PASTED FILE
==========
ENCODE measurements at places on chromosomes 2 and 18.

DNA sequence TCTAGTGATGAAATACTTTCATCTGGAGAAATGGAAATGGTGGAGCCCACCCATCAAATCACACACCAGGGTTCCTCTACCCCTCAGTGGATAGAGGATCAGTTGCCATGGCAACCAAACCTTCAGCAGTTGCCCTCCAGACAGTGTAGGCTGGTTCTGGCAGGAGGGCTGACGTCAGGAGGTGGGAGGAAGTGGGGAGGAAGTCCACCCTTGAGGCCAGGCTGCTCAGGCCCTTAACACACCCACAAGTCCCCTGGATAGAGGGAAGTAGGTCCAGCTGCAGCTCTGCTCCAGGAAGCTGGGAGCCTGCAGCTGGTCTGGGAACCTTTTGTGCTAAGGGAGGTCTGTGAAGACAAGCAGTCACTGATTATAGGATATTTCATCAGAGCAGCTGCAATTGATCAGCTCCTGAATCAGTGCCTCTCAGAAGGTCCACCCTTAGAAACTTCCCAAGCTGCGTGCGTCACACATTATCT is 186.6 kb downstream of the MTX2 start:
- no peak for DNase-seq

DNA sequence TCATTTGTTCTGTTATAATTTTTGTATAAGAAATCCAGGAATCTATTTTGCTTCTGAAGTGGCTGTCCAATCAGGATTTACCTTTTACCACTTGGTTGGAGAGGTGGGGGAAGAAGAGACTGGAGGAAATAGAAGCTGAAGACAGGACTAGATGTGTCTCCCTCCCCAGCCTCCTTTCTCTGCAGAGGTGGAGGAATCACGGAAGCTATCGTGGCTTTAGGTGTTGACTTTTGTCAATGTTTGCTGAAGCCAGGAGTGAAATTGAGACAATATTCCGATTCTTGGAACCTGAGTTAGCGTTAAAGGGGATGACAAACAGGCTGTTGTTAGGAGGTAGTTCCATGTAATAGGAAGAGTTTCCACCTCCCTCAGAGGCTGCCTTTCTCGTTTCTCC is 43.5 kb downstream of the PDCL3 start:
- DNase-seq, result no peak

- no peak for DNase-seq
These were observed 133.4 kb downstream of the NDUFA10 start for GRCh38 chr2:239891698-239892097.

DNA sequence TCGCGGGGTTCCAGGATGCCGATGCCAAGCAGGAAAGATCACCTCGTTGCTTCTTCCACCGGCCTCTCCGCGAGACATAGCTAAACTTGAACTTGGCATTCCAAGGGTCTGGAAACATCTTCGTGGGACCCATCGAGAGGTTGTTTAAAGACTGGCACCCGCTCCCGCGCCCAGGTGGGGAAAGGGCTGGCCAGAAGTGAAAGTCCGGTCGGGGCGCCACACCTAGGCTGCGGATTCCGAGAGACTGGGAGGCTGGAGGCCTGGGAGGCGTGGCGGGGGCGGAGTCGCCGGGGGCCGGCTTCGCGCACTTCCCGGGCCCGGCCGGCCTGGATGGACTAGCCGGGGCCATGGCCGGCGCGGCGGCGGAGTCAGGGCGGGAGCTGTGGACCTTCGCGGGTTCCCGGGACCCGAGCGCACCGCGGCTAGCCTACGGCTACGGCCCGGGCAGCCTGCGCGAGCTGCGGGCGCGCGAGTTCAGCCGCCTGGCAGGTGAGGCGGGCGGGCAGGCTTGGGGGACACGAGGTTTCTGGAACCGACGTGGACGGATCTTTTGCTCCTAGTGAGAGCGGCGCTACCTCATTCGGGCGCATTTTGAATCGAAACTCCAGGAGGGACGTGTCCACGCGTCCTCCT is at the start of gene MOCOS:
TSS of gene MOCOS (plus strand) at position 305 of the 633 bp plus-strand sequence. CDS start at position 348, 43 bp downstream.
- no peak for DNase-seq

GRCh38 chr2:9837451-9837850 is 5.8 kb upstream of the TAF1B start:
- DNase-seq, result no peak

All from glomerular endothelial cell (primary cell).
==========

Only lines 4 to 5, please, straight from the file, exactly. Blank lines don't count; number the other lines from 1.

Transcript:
DNA sequence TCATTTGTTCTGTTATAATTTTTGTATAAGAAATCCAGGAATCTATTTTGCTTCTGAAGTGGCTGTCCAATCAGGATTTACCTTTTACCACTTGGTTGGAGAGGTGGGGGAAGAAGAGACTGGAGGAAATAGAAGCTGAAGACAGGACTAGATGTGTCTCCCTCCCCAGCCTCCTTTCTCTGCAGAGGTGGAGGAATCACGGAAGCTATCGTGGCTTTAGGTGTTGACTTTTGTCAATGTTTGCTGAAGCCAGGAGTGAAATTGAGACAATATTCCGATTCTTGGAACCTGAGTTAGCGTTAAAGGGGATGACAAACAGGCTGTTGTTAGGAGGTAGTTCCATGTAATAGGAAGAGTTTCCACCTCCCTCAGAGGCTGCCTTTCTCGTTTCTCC is 43.5 kb downstream of the PDCL3 start:
- DNase-seq, result no peak